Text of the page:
Next year, I give myself permission to ENJOY my job and not to feel bad about being a working mother. I don't know how long I will be a working mother. I don't know how many years of teaching I have in me. I don't have a crystal ball and cannot predict the future. I don't want to pay for two in daycare. I don't want to be away from my babies. But this is a choice I am making-- yes, a choice. I could stay at home. In fact, I am only one of two wives in the entire residency who work outside the home. I could make it work on Luke's salary. We made it work on mine for 4 years. However, I am choosing to work because of the fact that I am  good at what I do, I enjoy the adult interaction, and I enjoy (when I let myself) teaching children. Of course I love being with Noelle, and of course I am dreading leaving my new one, but I know that my relationship with Noelle hasn't suffered because of me working. I know that she loves me and she knows that I love her. I know that as a mother, I have a really great career-- there are 365 days in a year and I work 185 outside the home. Not a lot of other jobs allow you to work half the year. This is a blessing, and why I have been overlooking it for so long is beyond me. 

I have been afraid of enjoying working outside the home because it feels like I should just be at home. It feels like I am making the wrong decision by being away from her and allowing "someone else to raise my child." It used to be that stay at home moms were judged because people didn't think they did anything all day except watch soap operas and do laundry (which of course I know that isn't true!), but now I feel like it's the working moms who face criticism because we're not home with our children and breastfeeding all day and blah blah blah. Why can't we as women just support each other? Why can't women who stay at home and women who work outside the home just recognize that we are all humans who contribute to society in our own ways, and we should be valued and respected because of that?? I'm guilty of it all, too...I'm talking to myself...but it's got to change.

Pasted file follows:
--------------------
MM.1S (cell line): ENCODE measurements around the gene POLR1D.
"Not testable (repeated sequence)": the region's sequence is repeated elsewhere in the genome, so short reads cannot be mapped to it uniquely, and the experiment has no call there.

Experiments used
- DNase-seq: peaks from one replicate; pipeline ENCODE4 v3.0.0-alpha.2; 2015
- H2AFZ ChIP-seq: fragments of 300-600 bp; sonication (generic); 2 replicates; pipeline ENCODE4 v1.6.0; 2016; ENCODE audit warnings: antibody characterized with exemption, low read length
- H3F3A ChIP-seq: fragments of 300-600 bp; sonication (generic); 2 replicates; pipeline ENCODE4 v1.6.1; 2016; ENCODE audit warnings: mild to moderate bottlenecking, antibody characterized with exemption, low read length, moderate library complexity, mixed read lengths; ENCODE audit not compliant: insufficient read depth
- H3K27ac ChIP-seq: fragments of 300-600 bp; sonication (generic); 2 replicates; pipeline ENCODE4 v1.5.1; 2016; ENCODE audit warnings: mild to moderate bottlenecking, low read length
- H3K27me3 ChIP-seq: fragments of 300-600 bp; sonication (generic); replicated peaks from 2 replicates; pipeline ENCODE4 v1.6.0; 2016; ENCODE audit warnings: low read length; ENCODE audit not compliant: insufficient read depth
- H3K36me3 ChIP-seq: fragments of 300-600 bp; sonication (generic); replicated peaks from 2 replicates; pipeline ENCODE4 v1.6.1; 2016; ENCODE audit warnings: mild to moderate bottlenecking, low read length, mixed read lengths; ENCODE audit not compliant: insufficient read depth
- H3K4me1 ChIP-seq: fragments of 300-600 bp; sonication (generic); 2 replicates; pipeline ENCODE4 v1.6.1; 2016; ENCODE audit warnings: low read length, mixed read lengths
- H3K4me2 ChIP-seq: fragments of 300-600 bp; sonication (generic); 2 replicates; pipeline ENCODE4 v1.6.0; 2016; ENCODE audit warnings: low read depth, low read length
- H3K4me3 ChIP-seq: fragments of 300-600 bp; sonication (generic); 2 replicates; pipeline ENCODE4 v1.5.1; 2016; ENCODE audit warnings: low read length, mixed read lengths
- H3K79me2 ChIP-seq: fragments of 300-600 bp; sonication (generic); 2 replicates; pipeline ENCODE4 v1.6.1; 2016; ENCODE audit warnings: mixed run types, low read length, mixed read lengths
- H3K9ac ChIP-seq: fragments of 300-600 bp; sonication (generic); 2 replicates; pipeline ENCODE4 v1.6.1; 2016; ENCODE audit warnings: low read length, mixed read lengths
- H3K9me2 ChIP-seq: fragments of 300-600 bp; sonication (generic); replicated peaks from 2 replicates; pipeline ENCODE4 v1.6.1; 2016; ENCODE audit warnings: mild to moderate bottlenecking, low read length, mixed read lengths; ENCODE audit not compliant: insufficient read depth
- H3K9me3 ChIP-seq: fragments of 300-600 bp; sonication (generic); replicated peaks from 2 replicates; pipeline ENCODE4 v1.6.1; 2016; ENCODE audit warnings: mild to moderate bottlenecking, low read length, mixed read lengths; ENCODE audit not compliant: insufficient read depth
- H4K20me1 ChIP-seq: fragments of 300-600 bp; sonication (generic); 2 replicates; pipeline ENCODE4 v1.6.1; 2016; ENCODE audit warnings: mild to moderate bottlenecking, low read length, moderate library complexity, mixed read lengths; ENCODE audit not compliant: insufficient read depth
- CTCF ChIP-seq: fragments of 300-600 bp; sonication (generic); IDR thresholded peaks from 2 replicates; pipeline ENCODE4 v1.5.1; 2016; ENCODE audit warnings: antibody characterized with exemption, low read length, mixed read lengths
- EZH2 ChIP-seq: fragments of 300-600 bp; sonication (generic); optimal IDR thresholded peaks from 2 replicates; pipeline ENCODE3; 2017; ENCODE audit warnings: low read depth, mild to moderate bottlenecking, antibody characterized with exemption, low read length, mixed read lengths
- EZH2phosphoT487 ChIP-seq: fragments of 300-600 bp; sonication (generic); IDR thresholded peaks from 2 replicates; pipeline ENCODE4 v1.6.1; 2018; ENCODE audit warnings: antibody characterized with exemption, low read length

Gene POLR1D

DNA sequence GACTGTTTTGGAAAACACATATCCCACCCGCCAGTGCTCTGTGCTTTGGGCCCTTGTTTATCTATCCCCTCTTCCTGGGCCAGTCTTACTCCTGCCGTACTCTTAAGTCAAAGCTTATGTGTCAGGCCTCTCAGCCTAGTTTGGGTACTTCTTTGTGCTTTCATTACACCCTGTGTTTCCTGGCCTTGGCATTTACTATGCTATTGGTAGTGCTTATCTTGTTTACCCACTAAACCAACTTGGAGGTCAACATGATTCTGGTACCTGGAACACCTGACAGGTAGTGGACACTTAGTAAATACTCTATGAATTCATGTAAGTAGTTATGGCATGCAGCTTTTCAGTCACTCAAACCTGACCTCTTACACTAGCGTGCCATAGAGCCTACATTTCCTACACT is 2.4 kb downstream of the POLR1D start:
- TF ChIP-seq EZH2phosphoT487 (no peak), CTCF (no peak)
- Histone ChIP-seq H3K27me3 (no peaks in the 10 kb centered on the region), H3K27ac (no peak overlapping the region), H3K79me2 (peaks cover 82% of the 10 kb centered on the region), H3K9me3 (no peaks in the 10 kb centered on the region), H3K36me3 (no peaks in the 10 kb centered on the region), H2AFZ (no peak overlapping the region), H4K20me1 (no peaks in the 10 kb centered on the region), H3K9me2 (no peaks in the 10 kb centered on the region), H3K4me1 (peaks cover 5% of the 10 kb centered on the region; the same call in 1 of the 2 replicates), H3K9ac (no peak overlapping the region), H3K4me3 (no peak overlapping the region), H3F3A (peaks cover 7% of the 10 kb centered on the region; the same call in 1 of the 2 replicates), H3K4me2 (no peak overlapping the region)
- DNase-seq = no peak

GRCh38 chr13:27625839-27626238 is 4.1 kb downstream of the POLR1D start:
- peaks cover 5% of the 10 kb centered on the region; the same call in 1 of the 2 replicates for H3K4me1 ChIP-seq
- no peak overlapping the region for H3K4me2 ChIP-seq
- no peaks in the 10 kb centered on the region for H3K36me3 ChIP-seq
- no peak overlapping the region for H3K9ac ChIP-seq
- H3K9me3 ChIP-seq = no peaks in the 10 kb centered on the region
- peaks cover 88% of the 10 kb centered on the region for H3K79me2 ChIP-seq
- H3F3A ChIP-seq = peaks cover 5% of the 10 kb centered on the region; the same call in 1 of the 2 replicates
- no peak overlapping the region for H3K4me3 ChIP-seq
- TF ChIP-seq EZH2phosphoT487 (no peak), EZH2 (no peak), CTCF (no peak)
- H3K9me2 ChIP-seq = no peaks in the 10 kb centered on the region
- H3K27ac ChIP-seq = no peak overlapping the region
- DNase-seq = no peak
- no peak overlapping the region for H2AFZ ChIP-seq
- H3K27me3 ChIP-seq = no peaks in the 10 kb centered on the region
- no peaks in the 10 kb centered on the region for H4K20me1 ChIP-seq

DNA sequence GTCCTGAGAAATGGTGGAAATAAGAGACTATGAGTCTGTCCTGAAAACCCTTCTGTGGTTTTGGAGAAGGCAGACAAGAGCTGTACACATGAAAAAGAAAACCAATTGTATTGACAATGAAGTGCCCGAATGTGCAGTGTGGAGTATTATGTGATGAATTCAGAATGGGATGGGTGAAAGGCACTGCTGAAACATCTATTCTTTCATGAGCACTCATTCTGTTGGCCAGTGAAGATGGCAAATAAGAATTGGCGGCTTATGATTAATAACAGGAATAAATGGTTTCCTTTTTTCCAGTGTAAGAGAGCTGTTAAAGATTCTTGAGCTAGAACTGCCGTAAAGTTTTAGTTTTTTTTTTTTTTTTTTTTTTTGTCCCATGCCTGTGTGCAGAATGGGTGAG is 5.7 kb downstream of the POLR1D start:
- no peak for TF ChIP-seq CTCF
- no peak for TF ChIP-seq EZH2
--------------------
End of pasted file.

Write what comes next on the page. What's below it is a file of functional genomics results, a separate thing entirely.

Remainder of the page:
I was searching the Internet for some classroom ideas just 20 minutes before starting this entry, and I came across a cute blog that got me all excited for teaching again in the fall. I  then saw the picture and the bio and realized it was a girl who I had known in college and am still Facebook friends with today. She is married and has a little girl, but she still had time to create a cute blog with all kinds of great ideas and sound really excited about her life and her career and her decision to teach despite having a little one at home. I was suddenly inspired by her to be that way-- to embrace everything and realize that I could be like that, too. I could still be head over heels in love with my children and husband, but I could also be a damn good teacher and it's OK to be both. It doesn't have to be either/or. 

So, I have a challenging road ahead of me. I know that my mindset will not change over night...but I know that with positive thinking and positive steps in the right direction, I can turn this around and look forward to a school year full of new ideas, new successes, and a new baby. :-) 


  1. You are totally right about it not being true that all SAHMs do is do laundry and watch soap operas...I certainly don't do laundry...AND I happen to watch every single season of the Real Housewives...completely different from that old stereotype.

  2. You're too funny, Amanda! :-)

  3. Well said - well thought. You ARE a wonderful mother, wife and excellent young teacher. You enrich not only Noelle's life, but dozens of other children's lives every day. Remember, for some of them, the six or seven hours at school may be the best hours of their day. You impact that greatly and positively.